Politicians have stepped in following a day and evening of violent conflict in Mitchells Plain, Cape Town that left at least one person dead.
An earlier version of this article was first published by GroundUp
One person died after being knocked down by a taxi last night as residents from the Siqalo informal settlement and neighbouring Mitchells Plain clashed in a day of violence and protest.
There was a large police presence in the area on Thursday morning and Western Cape Premier Helen Zille visited the scene and held meetings with police top brass, as the ANC held a meeting with the communities.
At the time of publication, rumours were circulating that further protests were expected in the evening.
On Wednesday night a large crowd of Mitchells Plain residents had gathered on Highlands Road following protest action by residents of the Siqalo informal settlement and according to reports the taxi sped through the crowd.
This followed a day of clashes that resulted in more than 30 people being arrested. One person was killed on Wednesday evening, and two people suffered gunshot wounds, said Sergeant Noloyiso Rwexana, media liaison for Western Cape SAPS.
The 30 people arrested for public violence will appear in the Athlone Magistrate’s Court on Thursday.
SAPS has deployed additional public order policing who will work alongside metro police, said Rwexana. By Thursday morning, Rwexana described the area as “somewhat calmed down”.
During a visit to the area, Premier Zille told eNCA, that she has been kept up to date by MEC’s Dan Plato and Albert Fritz as well as Western Cape provincial police commissioner Major General Khombinkosi Jula.
“I’m just here on the ground to find out what is happening” said Zille.
In a statement released by the ANC ahead of its meeting, the party condemned the violence in the area, and was “disheartened by the racial character of the protests”.
The party blamed the DA in the city and province for failing to address the basic needs of the community and ensure that there was racial harmony in the area and the province.
“DA is in government, and it is time for them to govern both city and province or they must tell the people that they are incapable. The ANC will outline measures to bring solutions to the challenges in both communities,” read the ANC statement.
Inflammatory messages fuelling racial hatred and divisiveness were circulating on social media among communities on Wednesday night.
An anonymous voice note spread on Whatsapp said “os kanni so aangaani nie, os maak almal van die coloureds vrek”( “we can’t go on like this, we will kill all the coloureds” ) while another said “ons sal al daai plastiek hokkies en goedjies van julle in Phillipi en Khayelitsha en oraal wat julle so brand in julle hokkies…. Os sal dit afkom brand” ( “we will take those plastic shacks and stuff of yours in Phillipi and Khayelitsha that you burn in your shack… We will come burn it down.”)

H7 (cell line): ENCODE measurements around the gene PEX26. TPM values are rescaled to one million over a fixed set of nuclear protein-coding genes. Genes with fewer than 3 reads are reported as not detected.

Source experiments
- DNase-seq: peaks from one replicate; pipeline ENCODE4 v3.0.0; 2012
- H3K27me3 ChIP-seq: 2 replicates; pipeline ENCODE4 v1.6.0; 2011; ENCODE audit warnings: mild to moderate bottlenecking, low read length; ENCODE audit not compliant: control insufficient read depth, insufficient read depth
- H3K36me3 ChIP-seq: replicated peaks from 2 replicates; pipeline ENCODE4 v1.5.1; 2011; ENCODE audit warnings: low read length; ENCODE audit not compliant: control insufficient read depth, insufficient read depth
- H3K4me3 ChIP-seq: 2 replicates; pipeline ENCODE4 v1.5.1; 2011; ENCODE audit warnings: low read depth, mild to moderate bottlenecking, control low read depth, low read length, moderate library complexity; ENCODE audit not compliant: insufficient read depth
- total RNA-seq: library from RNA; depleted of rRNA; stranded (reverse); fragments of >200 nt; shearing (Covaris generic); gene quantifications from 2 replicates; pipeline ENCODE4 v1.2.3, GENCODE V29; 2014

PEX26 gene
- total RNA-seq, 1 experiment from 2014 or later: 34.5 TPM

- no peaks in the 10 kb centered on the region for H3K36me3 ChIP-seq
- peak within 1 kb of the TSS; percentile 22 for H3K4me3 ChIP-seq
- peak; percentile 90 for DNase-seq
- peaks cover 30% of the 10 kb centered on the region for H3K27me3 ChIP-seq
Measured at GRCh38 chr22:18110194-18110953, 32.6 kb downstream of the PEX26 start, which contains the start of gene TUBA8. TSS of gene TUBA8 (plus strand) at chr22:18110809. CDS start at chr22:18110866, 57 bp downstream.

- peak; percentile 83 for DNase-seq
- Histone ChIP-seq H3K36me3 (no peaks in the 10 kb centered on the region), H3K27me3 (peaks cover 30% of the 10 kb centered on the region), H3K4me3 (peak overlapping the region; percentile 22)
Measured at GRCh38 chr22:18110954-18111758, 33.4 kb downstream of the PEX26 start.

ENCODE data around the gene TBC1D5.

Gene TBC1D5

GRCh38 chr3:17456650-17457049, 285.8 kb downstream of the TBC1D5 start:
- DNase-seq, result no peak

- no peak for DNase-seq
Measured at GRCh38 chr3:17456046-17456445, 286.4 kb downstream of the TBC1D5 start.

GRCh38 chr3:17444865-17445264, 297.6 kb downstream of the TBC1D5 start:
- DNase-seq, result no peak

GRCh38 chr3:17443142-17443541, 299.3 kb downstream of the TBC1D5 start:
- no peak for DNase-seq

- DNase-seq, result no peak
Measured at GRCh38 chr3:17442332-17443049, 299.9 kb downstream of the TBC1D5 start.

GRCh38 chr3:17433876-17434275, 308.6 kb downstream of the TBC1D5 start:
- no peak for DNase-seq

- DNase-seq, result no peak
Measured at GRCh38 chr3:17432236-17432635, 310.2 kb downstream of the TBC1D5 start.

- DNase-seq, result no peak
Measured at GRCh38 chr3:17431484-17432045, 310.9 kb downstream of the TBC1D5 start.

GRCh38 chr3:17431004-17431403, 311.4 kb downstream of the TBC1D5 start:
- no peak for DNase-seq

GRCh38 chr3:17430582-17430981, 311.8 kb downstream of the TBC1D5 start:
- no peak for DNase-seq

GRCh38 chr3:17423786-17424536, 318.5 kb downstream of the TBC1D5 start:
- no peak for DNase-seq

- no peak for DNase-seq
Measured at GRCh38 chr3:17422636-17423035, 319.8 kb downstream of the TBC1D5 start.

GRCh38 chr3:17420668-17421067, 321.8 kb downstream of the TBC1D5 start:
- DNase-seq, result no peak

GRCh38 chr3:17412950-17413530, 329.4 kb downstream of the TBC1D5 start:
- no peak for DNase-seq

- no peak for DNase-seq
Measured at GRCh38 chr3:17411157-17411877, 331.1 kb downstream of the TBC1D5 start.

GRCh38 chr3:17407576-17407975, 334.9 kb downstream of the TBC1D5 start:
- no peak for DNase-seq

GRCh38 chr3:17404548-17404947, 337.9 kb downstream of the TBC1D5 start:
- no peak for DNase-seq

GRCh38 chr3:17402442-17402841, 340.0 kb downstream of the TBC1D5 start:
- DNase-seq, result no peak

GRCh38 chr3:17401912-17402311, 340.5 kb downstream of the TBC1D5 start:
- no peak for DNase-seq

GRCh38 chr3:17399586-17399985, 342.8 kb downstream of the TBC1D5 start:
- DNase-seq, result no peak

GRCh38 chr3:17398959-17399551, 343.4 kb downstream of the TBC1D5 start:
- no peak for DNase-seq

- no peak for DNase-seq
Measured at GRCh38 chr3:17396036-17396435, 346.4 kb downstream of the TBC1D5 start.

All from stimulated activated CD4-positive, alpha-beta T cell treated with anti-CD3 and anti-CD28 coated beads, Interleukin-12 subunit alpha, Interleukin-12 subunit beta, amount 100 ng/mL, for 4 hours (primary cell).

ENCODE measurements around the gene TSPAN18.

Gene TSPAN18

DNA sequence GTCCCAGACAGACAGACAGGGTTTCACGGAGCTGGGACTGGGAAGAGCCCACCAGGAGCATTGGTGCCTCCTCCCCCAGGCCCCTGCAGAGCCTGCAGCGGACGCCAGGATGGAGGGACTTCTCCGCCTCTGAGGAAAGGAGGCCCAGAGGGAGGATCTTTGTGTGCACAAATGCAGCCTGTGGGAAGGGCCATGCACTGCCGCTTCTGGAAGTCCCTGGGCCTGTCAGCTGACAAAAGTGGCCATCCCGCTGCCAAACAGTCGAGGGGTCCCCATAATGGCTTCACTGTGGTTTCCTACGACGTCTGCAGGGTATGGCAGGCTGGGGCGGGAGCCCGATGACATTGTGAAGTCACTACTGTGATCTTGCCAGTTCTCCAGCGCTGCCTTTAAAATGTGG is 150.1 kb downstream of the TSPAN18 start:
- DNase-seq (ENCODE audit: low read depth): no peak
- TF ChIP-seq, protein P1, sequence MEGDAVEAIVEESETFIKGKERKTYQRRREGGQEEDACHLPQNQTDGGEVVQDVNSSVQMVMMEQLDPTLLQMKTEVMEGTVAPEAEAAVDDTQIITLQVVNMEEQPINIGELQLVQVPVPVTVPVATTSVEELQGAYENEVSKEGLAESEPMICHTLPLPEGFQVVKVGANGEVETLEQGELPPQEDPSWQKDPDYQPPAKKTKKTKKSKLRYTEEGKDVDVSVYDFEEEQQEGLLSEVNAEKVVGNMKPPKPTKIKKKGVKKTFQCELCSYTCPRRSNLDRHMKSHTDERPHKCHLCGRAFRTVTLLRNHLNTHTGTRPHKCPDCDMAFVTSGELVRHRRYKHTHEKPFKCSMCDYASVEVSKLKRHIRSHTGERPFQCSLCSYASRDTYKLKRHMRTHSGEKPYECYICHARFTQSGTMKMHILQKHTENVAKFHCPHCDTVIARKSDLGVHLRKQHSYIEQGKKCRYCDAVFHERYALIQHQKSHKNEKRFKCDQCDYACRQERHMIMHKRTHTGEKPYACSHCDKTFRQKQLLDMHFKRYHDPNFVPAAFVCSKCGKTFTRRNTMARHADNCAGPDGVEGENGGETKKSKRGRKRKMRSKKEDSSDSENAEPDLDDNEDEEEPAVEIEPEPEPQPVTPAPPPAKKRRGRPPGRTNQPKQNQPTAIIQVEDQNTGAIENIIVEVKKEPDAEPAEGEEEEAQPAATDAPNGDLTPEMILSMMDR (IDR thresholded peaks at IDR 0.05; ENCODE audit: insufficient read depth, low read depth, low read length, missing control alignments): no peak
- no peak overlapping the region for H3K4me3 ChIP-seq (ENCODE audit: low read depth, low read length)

One Mitchells Plain resident who was present on the scene on Wednesday evening but did not want to be identified described the events toDaily Maverick:
“People got a broadcast message on Whatsapp and Facebook to say that they need to meet up at the site (of the protests) at 7pm to stand up for the community, the violence, the ATM being burnt, home robberies, shops being burnt for no reason.”
Between 9pm and 10pm, a taxi sped through the crowd. “People had to jump to get out of the way. People were screaming, they were traumatised.”
The police then told the crowd to leave the scene.
“My cousin, who lives behind Jakes Gerwel Drive, was traumatised when the police shots (rubber bullets) went off.”
Earlier on during the conflict in the day, on one side of Jakes Gerwel Drive in Philippi stood Mitchells Plain residents with golf clubs, baseball bats and axes. Across the road were residents from Siqalo informal settlement holding rocks and golf clubs. In the middle were police in full riot gear.
Siqalo residents came into conflict with their neighbours in Mitchells Plain during a protest that started late on Tuesday night and continued on Wednesday.
The Siqalo residents have been demanding the provision of services from the City of Cape Town. They tipped over freight containers to block the road, and also cut down trees and set fire to them. Police used rubber bullets and stun grenades to disperse the protesters. Mitchells Plain residents cheered and assisted the police to push the freight cars out of the road. The road was reopened by noon on Wednesday.
Violence between the communities erupted when Mitchells Plain residents confronted the Siqalo protesters over the road closures. Mitchells Plain residents said that during the night, people from Siqalo vandalised an ATM and a garage. A truck and fruit stand were burnt.
“There was always tension,” one Mitchells Plain resident said. “But this is the worst it has ever been.”
“Everybody has the right to live, but they (Siqalo) are going about it totally wrong,” said a resident of Mitchells Plain.
Another said: “We can’t go to work every time they damage the road or our vehicles. Our children can’t go to school.”
Siqalo residents have protested several times this year. They occupied the land in 2012 and have been demanding that the city buy the land, which is privately owned, in order to provide electricity.
“Everything we voice out to them (the city) is ignored,” Siqalo resident Lucas Mabuta said.
“It’s like they don’t recognise us as South Africans. We are human beings and they must maintain our rights.”
“Each time we toyi-toyi, they (police) shoot us,” a Siqalo resident said.
“When we fight back, they shoot us.”
Jakes Gerwel and Highlands drives and Weltevreden, Morgenster and Varkensvlei roads were closed off during the protest yesterday.DM
Additional reporting by Annie Cebulski for GROUNDUP.
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